The River Lee breaks its banks on Fr Mathew Quay during heavy flooding on Tuesday. Photos: Daragh Mc Sweeney/Provision

‘That’s us gone for six weeks’

While a number of city businesses lost out on crucial trading time due to Tuesday’s floods, Cork City Council says more than enough warning was given.

The flooding came just two days before the entire country was moved to Level 5 lockdown restrictions at midnight last night (Wednesday).

Speaking to the Cork Independent, Yvonne Murphy of Jon Claire Ladies Fashion of Oliver Plunkett Street said that the store had taken eight inches of water and that she had not expected such severe flooding.

“We think it was about eight inches, right to the back (of the shop). A lot of our low-lying clothes did get hit. It’s like the boy who cried wolf, I wasn’t expecting it to be this bad. There was another big flood warning in the summer and that came to nothing,” said Ms Murphy.

Ms Murphy was working at the store in 2014 when the city was hit with devastating floods. She said that “once is too many” and that she would try to get one day’s trading in before the lockdown.

An employee of nearby Silverwood Jewellers said she didn’t know anything was wrong until she arrived to work on Tuesday morning.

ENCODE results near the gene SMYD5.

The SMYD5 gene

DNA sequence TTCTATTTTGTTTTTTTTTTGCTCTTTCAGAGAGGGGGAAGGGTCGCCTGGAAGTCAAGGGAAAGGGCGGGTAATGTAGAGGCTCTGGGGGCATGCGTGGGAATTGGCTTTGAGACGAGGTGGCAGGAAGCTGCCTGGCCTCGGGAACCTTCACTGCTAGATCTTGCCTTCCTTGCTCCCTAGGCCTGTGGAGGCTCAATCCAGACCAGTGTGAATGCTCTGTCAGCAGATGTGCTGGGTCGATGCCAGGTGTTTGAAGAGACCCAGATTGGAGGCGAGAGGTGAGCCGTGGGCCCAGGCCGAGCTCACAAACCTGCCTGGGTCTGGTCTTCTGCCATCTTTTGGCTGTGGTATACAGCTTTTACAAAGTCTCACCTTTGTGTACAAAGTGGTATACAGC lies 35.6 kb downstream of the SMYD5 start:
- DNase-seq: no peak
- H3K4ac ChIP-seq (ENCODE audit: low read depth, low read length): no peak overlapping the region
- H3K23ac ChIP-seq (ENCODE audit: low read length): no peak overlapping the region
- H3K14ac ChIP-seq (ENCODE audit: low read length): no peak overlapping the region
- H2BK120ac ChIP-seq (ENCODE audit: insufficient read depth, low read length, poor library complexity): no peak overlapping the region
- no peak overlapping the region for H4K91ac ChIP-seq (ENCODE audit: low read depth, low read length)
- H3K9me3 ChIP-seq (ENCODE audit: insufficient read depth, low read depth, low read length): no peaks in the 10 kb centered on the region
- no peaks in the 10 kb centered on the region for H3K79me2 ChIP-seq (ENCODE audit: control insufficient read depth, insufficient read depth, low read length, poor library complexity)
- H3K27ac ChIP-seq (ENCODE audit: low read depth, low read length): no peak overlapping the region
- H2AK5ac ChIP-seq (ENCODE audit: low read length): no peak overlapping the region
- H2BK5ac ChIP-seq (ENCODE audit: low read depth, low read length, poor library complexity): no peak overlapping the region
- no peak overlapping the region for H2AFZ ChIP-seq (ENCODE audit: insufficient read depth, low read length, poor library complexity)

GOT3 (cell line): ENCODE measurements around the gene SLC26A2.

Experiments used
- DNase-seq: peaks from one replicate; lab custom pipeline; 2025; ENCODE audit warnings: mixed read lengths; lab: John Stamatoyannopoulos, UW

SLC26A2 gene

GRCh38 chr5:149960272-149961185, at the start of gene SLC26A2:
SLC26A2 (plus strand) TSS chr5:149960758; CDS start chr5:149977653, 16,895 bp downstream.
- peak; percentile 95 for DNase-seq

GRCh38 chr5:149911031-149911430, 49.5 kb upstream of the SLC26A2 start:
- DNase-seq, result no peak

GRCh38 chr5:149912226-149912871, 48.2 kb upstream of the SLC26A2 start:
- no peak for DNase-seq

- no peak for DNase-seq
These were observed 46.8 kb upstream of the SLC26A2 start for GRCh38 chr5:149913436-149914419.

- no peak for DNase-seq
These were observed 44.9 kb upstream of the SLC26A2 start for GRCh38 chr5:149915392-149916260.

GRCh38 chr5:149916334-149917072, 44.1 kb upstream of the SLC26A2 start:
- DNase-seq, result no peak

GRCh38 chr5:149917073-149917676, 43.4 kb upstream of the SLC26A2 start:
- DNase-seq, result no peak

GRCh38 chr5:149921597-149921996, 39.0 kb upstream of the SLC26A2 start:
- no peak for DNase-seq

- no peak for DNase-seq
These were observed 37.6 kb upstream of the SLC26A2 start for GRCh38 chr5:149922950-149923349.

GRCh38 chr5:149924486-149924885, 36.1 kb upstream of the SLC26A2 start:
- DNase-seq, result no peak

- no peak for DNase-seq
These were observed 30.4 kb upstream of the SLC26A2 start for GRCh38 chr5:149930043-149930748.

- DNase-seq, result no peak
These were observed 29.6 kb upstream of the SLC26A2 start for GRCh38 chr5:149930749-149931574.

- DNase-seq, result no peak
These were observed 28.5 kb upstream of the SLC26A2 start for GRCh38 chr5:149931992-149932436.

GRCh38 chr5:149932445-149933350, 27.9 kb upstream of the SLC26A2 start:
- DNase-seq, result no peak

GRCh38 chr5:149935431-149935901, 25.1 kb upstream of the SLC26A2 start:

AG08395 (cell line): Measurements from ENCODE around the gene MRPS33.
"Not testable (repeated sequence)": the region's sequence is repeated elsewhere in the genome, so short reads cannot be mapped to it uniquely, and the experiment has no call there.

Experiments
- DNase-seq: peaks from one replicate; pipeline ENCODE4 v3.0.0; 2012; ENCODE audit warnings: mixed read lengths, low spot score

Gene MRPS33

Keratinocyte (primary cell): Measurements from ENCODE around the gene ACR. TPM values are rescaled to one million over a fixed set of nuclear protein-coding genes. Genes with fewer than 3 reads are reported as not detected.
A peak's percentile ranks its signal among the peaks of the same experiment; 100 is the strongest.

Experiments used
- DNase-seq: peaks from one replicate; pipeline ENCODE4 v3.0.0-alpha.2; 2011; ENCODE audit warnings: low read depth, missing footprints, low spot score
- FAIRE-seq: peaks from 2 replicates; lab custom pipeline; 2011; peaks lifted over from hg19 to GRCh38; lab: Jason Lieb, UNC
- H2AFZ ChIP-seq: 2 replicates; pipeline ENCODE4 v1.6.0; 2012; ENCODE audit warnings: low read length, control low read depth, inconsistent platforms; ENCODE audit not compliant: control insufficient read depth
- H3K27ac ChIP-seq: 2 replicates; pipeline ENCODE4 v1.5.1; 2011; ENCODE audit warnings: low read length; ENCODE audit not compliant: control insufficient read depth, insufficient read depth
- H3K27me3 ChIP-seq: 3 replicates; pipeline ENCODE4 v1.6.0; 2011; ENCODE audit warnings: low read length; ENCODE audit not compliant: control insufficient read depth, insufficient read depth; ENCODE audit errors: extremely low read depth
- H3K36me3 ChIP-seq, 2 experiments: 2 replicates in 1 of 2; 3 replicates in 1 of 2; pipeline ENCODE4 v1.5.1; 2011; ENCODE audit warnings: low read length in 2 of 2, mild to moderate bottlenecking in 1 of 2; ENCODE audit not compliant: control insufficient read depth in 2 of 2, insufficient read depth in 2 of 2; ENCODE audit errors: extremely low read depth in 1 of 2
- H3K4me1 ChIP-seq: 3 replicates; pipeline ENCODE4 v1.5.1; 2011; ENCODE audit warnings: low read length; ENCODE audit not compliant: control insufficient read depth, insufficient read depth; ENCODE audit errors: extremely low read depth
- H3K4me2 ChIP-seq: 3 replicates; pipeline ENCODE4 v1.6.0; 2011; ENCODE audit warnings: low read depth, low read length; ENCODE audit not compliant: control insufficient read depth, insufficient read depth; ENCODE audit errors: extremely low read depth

“When I got in the whole place was flooded. It’s awful. Today was our last good day of trading. That’s us gone for six weeks. I rang the boss in Dublin this morning and she said ‘God, what else can happen?’”.

Ahmet Kizilay, owner of Ahmet’s Barber Shop on Marlboro Street, also said he had not received adequate warning, saying he had only seen the yellow rainfall warning issued by Met Éireann.

He said: “This morning I was drinking tea outside and I saw water coming from the South Mall. In two seconds’ time, I had to close the shop.”

However, City Council Communications Officer Claire O’Sullivan told the Cork Independent that the first alert went out at 4.45pm on Sunday, more than 24 hours before the flooding was predicted to begin.

“It was sent out as a text message service that residents and businesses can sign up to. It was also sent out as an email and a press release which was covered on all local radio and online,” said Ms O’Sullivan.

Ms O’Sullivan confirmed there was another comprehensive alert sent out at 2.30pm on Monday in which the council indicated that the flood risk had become “more significant”.

She said: “We started contacting media again at 6am on Tuesday morning, contacting all local radio stations, sending press releases and social media updates.

“After major city flooding in 2014, a text and email alert system was put in place by Cork City Council to ensure business owners had as much warning as possible in the event of possible flooding.”

In the wake of Tuesday’s flooding the Government pledged to make funding available to those affected by the floods.

The flooding also underlined the ongoing debate surrounding the planned flood defences for the city, with many believing that Tuesday’s flooding could have been avoided had the building of the defences gone uncontested.